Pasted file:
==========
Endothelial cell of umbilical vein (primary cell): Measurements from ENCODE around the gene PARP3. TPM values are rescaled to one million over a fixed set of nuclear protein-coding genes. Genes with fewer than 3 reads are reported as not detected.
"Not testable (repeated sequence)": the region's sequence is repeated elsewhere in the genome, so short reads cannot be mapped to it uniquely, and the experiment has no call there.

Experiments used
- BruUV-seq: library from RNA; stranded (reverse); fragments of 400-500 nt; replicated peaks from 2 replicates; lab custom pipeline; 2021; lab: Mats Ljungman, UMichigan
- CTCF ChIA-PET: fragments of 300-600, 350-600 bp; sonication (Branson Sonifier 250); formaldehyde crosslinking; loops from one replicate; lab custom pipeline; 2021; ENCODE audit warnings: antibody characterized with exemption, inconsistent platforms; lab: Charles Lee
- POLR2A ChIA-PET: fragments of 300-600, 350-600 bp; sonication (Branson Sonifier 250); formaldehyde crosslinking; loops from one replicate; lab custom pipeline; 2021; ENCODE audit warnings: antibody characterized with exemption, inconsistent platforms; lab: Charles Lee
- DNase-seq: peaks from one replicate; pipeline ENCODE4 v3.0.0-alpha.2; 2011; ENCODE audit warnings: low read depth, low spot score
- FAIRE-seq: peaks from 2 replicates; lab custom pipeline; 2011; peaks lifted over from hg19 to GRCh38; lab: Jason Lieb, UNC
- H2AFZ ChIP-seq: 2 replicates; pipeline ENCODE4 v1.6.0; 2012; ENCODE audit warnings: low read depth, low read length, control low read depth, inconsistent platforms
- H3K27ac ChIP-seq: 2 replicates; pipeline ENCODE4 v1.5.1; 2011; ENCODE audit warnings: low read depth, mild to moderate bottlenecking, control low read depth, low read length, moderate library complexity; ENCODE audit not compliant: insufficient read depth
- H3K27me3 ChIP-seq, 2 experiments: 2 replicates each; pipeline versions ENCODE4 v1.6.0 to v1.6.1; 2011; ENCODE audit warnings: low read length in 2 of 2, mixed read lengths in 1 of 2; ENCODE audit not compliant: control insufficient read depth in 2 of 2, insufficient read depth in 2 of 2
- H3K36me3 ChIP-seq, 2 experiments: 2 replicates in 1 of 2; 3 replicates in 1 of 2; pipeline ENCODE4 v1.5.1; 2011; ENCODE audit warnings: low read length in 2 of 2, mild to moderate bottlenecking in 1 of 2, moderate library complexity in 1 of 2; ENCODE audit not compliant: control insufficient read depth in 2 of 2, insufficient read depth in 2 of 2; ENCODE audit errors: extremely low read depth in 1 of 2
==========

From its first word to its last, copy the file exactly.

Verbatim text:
Endothelial cell of umbilical vein (primary cell): Measurements from ENCODE around the gene PARP3. TPM values are rescaled to one million over a fixed set of nuclear protein-coding genes. Genes with fewer than 3 reads are reported as not detected.
"Not testable (repeated sequence)": the region's sequence is repeated elsewhere in the genome, so short reads cannot be mapped to it uniquely, and the experiment has no call there.

Experiments used
- BruUV-seq: library from RNA; stranded (reverse); fragments of 400-500 nt; replicated peaks from 2 replicates; lab custom pipeline; 2021; lab: Mats Ljungman, UMichigan
- CTCF ChIA-PET: fragments of 300-600, 350-600 bp; sonication (Branson Sonifier 250); formaldehyde crosslinking; loops from one replicate; lab custom pipeline; 2021; ENCODE audit warnings: antibody characterized with exemption, inconsistent platforms; lab: Charles Lee
- POLR2A ChIA-PET: fragments of 300-600, 350-600 bp; sonication (Branson Sonifier 250); formaldehyde crosslinking; loops from one replicate; lab custom pipeline; 2021; ENCODE audit warnings: antibody characterized with exemption, inconsistent platforms; lab: Charles Lee
- DNase-seq: peaks from one replicate; pipeline ENCODE4 v3.0.0-alpha.2; 2011; ENCODE audit warnings: low read depth, low spot score
- FAIRE-seq: peaks from 2 replicates; lab custom pipeline; 2011; peaks lifted over from hg19 to GRCh38; lab: Jason Lieb, UNC
- H2AFZ ChIP-seq: 2 replicates; pipeline ENCODE4 v1.6.0; 2012; ENCODE audit warnings: low read depth, low read length, control low read depth, inconsistent platforms
- H3K27ac ChIP-seq: 2 replicates; pipeline ENCODE4 v1.5.1; 2011; ENCODE audit warnings: low read depth, mild to moderate bottlenecking, control low read depth, low read length, moderate library complexity; ENCODE audit not compliant: insufficient read depth
- H3K27me3 ChIP-seq, 2 experiments: 2 replicates each; pipeline versions ENCODE4 v1.6.0 to v1.6.1; 2011; ENCODE audit warnings: low read length in 2 of 2, mixed read lengths in 1 of 2; ENCODE audit not compliant: control insufficient read depth in 2 of 2, insufficient read depth in 2 of 2
- H3K36me3 ChIP-seq, 2 experiments: 2 replicates in 1 of 2; 3 replicates in 1 of 2; pipeline ENCODE4 v1.5.1; 2011; ENCODE audit warnings: low read length in 2 of 2, mild to moderate bottlenecking in 1 of 2, moderate library complexity in 1 of 2; ENCODE audit not compliant: control insufficient read depth in 2 of 2, insufficient read depth in 2 of 2; ENCODE audit errors: extremely low read depth in 1 of 2